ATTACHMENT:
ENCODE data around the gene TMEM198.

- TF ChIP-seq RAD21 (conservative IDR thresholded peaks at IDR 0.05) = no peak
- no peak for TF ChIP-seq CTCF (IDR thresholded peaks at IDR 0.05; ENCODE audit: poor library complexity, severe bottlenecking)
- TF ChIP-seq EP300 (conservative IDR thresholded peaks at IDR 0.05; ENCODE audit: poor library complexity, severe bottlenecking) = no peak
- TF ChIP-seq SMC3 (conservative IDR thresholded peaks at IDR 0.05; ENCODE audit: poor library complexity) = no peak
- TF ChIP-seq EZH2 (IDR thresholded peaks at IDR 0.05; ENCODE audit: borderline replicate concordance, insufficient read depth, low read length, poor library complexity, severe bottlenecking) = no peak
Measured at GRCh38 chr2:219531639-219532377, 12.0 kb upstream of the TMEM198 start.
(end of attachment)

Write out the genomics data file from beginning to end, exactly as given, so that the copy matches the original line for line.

ENCODE data around the gene TMEM198.

- TF ChIP-seq RAD21 (conservative IDR thresholded peaks at IDR 0.05) = no peak
- no peak for TF ChIP-seq CTCF (IDR thresholded peaks at IDR 0.05; ENCODE audit: poor library complexity, severe bottlenecking)
- TF ChIP-seq EP300 (conservative IDR thresholded peaks at IDR 0.05; ENCODE audit: poor library complexity, severe bottlenecking) = no peak
- TF ChIP-seq SMC3 (conservative IDR thresholded peaks at IDR 0.05; ENCODE audit: poor library complexity) = no peak
- TF ChIP-seq EZH2 (IDR thresholded peaks at IDR 0.05; ENCODE audit: borderline replicate concordance, insufficient read depth, low read length, poor library complexity, severe bottlenecking) = no peak
Measured at GRCh38 chr2:219531639-219532377, 12.0 kb upstream of the TMEM198 start.